Wednesday, June 13, 2007

Walker Evans as told to Bill Ferris

In 1974, a young, shaggy-haired Bill Ferris interviewed a 70-year-old Walker Evans. The interview (with pictures, of course) is published in the Summer 2007 issue of Southern Cultures, a special photography issue. Bill tells us the first run is sold out already, but they are printing some more.

Originality and truth and direct simplicity and honesty [are what I look for in a photograph]. I approach these things as a moralist, really, because some of these things I just said--honesty and truth--are moral values, but beauty is something else, and it's a word that should be used damn carefully. I don't know if I could tell you what I think beauty is but that it's got to be there.

[My students love me] because I love them. It's a thing I manufacture by my own love. They respond. There's love in everybody, and you have to evoke it. You evoke it by feeling it yourself. Mine is excessive. It's almost more than I can stand emotionally. Even lately, I've noticed that if I'm riding around in an automobile and I see children playing, I almost burst into tears because of just the sight of children. I've never loved children so much before, but I'm beginning to love them too. I must be going backwards. I was stopped with youth for a while, and now I've gone into childhood.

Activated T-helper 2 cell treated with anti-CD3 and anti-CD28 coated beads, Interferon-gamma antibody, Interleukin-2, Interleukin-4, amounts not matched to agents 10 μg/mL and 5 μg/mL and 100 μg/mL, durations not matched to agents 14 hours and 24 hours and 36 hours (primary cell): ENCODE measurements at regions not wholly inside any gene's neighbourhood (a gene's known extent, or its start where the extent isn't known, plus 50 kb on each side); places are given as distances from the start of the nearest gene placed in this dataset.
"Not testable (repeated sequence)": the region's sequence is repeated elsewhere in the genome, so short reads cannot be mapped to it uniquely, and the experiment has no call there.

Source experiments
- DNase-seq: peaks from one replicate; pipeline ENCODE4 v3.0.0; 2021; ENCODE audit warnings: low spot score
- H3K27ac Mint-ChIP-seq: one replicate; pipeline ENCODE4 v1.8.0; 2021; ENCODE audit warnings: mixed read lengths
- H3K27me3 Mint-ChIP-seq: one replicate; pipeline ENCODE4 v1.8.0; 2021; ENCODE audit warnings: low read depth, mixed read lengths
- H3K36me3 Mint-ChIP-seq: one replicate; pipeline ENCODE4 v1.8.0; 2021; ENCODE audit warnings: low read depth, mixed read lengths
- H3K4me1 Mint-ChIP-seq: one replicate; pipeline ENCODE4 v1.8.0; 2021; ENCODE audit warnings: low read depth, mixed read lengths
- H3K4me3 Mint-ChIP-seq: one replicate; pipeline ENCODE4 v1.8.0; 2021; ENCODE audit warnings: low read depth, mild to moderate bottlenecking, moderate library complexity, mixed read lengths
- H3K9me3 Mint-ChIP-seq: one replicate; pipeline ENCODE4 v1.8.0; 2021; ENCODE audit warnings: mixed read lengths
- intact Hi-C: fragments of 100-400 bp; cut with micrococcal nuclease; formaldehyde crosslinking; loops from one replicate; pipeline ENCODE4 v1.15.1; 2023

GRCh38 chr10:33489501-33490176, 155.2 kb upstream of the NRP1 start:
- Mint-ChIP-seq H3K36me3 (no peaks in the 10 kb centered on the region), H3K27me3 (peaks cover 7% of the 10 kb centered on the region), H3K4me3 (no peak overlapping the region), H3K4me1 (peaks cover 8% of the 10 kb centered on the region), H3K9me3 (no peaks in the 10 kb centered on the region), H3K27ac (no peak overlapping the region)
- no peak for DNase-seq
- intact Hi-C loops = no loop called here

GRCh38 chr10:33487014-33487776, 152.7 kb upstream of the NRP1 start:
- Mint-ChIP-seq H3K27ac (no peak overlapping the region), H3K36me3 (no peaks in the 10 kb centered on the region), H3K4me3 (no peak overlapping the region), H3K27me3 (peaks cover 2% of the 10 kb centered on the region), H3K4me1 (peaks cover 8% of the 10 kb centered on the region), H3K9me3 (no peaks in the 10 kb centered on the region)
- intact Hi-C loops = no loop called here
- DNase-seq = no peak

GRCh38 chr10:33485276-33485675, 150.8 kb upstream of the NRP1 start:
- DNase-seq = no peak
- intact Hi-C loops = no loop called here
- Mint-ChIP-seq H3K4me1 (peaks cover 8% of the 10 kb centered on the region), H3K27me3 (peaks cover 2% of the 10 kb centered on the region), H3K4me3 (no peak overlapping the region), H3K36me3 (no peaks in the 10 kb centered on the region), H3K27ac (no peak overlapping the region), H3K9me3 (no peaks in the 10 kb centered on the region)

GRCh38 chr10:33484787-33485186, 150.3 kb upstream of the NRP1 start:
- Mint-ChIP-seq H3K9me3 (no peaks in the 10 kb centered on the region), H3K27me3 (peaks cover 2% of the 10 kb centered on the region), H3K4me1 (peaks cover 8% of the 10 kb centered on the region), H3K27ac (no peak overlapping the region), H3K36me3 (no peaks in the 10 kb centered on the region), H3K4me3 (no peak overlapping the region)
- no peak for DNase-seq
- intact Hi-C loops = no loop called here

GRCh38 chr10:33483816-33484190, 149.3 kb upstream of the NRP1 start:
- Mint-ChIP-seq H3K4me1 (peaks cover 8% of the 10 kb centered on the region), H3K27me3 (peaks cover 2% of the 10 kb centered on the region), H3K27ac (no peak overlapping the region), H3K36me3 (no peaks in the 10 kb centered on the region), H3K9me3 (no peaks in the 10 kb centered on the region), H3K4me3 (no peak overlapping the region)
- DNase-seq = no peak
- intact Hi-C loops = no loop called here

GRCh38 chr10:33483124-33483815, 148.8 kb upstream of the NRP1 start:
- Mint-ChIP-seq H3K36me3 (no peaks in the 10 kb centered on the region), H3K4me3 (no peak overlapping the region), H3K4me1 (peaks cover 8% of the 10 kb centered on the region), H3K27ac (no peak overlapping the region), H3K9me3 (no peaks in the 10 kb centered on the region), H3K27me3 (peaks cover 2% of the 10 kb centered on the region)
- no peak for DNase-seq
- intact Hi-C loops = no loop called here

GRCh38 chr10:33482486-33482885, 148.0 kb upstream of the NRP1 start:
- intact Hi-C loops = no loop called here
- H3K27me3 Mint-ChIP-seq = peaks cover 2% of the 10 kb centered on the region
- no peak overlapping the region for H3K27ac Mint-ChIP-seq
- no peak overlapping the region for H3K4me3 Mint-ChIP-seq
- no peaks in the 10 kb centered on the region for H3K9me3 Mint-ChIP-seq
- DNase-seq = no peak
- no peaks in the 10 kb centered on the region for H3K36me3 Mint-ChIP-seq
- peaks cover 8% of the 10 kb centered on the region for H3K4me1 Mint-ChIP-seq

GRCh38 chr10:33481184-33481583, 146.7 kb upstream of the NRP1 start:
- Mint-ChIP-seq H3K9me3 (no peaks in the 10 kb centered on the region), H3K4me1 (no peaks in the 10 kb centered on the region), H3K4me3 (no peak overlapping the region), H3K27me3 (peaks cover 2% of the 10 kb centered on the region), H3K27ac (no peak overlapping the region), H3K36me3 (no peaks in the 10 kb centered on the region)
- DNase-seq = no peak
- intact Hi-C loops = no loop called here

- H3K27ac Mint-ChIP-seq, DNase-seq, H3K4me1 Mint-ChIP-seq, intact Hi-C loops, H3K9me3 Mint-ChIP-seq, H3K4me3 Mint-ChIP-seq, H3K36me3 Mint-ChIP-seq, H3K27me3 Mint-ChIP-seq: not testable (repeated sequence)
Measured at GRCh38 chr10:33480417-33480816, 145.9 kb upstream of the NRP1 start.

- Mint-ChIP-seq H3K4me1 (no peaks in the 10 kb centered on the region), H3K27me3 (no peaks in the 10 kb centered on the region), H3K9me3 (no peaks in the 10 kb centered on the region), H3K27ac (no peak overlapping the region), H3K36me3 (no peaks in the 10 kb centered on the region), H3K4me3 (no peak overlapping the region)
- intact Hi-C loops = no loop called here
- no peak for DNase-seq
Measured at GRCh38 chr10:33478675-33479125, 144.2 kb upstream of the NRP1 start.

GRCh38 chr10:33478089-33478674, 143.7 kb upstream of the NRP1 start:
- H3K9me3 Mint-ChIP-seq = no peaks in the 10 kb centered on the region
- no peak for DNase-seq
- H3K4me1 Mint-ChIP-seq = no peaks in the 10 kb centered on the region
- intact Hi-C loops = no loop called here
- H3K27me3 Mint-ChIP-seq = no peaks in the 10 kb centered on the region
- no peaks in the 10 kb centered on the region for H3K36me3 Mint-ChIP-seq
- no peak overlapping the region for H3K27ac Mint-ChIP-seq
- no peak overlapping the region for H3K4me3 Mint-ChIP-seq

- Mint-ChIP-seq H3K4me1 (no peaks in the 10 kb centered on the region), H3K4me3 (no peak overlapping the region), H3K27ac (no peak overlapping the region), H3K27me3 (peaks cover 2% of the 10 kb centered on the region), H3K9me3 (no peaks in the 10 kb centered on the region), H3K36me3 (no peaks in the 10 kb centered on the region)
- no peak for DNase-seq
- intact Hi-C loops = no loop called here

I don't think [documenting a person] is cold because I am warm myself and I think I can convey that. I'm essentially a born lover, and I love what I'm doing. I think I can put love in my work. I love life and I love people deeply, and that's what keeps me alive and keeps me happy.

--Walker Evans

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